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House Playlist Burial, Thom Yorke/Burial/Four Tet, & Raphael Saadiq

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House Playlist is a series dedicated to highlighting our favorite new singles, leaked songs, and album tracks. Found something we should hear? Let us know!

Burial, “Stolen Dog.” After U.K. dubstep artist Burial released two highly acclaimed albums in 2006 and 2007, he slunk back into the shadows and offered up only infrequent collaborations with artists like Four Tet and Thom Yorke (see below). But he’s also got a new EP, Street Halo, which mixes his typically robotic two-step rhythms and ethereal vocal samples with warmer electronic sounds. “Stolen Dog” is the best example of this artistic step forward, effectively balancing ambient and trance atmospheres. It makes you want to listen to it late at night while driving through the city in the pouring rain. Good dubstep will do that. Michael Kilpatrick

Thom Yorke/Burial/Four Tet, “Mirror.” “Show your face,” Thom Yorke sings, the first words of “Mirror,” but just whose face is clearest in this collaboration between Yorke, Burial, and Four Tet, three of contemporary music’s biggest genre benders today? In the early moments of “Mirror,” Four Tet’s influence is hard to detect, with Yorke singing over moody clicking percussion that’s highly reminiscent of the opening track from Burial’s Untrue. But a couple minutes in, Kieran Hebden’s warmer take on electronica comes through with synths that pop behind Yorke’s voice like small bursting bubbles. The cumulative effect of “Mirror” is something closer to a fun house mirror, blurring the distinctions between all three artists even as their idiosyncrasies remain obvious. Ross Scarano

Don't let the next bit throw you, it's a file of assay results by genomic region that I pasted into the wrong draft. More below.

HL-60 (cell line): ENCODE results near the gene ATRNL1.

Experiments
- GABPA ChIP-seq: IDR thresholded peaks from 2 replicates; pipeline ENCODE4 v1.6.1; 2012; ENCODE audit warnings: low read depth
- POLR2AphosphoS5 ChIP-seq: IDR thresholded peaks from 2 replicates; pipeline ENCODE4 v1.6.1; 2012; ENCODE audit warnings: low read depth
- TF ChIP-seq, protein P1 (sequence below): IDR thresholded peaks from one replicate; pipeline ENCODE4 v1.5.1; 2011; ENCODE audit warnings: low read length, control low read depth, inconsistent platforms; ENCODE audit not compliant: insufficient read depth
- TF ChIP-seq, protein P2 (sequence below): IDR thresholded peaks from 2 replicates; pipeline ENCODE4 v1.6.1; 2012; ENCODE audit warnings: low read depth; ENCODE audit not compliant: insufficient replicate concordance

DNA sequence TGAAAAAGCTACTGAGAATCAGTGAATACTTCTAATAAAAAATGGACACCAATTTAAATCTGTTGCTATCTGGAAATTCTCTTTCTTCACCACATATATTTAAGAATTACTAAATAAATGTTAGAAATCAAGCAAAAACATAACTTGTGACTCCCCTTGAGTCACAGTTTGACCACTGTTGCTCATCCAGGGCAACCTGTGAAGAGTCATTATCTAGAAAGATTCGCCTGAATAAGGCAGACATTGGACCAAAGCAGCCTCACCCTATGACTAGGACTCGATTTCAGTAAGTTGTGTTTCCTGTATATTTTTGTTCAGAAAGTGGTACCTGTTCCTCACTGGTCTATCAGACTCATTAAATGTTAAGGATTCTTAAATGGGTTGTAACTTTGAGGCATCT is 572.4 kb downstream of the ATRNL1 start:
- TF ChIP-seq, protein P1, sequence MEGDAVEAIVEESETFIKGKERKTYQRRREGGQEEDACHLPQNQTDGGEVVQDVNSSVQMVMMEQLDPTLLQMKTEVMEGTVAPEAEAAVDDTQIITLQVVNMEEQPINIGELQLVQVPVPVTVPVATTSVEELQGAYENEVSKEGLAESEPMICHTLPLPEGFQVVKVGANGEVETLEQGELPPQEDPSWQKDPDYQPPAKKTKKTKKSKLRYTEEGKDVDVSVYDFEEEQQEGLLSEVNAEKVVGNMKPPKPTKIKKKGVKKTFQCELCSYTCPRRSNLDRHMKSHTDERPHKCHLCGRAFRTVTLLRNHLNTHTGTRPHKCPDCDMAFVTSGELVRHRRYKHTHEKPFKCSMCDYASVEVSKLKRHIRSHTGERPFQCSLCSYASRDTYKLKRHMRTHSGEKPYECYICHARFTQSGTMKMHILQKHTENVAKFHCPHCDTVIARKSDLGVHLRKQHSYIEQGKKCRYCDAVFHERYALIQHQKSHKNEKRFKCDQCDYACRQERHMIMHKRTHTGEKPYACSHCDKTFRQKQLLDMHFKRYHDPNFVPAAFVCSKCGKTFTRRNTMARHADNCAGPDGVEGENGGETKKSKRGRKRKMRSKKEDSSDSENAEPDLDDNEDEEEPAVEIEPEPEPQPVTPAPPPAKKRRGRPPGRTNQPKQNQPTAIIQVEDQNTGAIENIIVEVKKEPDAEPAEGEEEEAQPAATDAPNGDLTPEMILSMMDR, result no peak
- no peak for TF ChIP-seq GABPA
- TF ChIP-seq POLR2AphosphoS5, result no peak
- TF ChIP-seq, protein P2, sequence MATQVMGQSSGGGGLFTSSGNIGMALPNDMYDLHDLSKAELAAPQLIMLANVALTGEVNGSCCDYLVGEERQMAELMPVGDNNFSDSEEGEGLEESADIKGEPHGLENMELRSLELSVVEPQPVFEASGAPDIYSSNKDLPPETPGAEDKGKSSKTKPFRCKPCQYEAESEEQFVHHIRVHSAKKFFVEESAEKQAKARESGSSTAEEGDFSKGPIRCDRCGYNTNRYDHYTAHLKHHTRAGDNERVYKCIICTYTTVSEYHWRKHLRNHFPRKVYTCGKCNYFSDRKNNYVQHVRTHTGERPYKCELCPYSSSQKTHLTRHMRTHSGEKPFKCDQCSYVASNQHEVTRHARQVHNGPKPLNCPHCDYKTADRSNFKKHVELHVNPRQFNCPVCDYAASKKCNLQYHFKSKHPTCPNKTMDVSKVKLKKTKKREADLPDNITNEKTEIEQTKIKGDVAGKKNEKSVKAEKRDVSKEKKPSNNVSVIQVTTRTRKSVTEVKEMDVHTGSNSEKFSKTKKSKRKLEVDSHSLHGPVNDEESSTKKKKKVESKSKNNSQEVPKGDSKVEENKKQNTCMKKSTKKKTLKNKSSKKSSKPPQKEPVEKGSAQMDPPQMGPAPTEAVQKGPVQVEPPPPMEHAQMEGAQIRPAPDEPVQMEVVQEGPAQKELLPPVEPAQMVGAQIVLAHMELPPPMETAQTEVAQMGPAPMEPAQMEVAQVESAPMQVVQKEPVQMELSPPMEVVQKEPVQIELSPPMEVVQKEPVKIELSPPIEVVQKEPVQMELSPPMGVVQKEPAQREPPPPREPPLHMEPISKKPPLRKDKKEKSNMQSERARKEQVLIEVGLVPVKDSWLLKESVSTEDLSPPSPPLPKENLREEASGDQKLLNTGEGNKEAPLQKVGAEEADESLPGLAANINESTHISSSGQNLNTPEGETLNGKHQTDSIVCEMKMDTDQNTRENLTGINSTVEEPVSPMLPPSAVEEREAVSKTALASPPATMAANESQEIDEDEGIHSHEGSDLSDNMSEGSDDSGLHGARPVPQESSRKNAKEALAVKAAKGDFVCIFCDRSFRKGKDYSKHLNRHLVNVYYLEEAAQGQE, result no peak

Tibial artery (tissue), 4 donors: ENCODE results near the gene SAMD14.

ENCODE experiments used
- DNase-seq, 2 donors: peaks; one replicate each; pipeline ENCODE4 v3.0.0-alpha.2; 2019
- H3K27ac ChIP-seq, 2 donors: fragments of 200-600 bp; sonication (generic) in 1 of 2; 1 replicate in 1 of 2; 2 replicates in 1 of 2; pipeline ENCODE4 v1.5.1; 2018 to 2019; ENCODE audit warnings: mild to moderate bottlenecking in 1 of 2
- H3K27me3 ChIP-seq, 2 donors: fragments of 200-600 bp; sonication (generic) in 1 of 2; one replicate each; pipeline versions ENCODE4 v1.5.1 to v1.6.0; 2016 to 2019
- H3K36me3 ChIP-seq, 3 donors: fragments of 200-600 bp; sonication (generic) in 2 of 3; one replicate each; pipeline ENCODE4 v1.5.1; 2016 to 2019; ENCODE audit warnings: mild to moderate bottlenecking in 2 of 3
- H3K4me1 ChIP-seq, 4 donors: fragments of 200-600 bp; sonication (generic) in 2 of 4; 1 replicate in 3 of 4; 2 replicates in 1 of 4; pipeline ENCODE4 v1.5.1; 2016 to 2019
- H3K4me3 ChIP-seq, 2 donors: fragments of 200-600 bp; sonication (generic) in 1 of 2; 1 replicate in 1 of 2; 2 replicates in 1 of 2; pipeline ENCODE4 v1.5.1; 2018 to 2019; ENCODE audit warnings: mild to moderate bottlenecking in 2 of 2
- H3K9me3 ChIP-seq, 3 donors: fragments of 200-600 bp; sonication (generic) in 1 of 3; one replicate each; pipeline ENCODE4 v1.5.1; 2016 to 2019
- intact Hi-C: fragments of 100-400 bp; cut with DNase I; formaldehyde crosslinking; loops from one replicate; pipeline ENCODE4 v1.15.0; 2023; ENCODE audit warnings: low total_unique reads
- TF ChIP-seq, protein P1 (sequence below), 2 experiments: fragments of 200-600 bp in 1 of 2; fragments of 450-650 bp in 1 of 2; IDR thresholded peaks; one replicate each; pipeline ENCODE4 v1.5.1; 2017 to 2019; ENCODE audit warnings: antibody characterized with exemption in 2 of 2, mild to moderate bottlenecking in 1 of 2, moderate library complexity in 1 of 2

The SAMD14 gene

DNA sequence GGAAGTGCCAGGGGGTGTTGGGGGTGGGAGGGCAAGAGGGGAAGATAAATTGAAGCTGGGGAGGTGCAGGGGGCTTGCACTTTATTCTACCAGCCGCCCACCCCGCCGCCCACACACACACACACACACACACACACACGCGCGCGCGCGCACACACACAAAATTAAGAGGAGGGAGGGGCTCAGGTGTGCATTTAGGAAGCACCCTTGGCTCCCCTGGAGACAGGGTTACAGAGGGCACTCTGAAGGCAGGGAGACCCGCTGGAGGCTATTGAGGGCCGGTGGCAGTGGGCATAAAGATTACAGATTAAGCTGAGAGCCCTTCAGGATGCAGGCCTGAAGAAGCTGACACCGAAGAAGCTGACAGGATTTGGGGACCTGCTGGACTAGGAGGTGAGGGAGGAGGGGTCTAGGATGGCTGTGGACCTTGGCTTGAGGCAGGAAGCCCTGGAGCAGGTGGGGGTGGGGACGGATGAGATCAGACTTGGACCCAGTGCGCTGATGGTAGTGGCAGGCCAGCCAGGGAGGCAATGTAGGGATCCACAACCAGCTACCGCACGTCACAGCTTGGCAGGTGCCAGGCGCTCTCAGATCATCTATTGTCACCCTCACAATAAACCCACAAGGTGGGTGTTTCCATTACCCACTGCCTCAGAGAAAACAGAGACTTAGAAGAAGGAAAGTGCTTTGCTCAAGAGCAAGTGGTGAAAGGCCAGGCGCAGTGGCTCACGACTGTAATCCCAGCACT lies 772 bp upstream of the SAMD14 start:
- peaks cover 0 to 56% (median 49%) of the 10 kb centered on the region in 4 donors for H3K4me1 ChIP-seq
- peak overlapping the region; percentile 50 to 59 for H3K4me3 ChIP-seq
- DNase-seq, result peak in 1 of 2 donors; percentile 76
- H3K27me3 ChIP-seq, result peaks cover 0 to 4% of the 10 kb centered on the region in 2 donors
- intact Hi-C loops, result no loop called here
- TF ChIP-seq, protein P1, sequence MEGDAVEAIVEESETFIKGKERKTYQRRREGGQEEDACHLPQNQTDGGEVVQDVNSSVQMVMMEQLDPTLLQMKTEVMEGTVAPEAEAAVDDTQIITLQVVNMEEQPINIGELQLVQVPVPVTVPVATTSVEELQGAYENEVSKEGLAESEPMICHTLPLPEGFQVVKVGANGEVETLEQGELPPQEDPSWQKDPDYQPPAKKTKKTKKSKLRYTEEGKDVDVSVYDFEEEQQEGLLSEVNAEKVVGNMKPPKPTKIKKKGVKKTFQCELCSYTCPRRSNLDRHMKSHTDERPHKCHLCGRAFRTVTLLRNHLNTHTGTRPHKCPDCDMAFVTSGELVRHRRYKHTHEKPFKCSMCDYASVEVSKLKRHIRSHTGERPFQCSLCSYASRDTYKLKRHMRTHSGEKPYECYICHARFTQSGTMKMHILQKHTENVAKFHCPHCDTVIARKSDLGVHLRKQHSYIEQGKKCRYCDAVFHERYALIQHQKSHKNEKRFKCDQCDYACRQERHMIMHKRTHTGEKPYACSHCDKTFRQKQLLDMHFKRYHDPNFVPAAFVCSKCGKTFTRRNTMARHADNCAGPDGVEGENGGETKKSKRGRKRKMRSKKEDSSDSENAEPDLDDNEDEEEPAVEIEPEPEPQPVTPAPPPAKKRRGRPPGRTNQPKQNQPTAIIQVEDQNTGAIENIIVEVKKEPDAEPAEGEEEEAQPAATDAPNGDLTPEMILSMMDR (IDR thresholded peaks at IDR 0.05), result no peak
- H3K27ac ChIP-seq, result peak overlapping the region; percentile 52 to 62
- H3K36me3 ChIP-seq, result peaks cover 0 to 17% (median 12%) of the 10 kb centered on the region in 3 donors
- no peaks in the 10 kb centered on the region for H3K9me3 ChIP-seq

Raphael Saadiq, “Good Man.” Raphael Saadiq channels a slow-burning gravitas reminiscent of “It’s a Man’s Man’s Man’s World” with the second single from his just released album Stone Rollin’. Twisting the obscure retro duo Them Two’s similarly titled groove into something new, “Good Man” taps a rich vein in R&B: betrayal. Saadiq’s honeyed croon takes on a chilly air, perforated and straining as he sings, “I feel like the knife’s in my back, you might as well pull it all the way through.” Underneath, a nostalgic symphony clamors to great effect: The guitars and vocals, which are billowing in reverb, sound distant and, like the pops of snare and tambourine, caked with dust. It’s an inverted polish, culling vintage soul-pop and Brill Building sonics with concision. M. Sean Ryan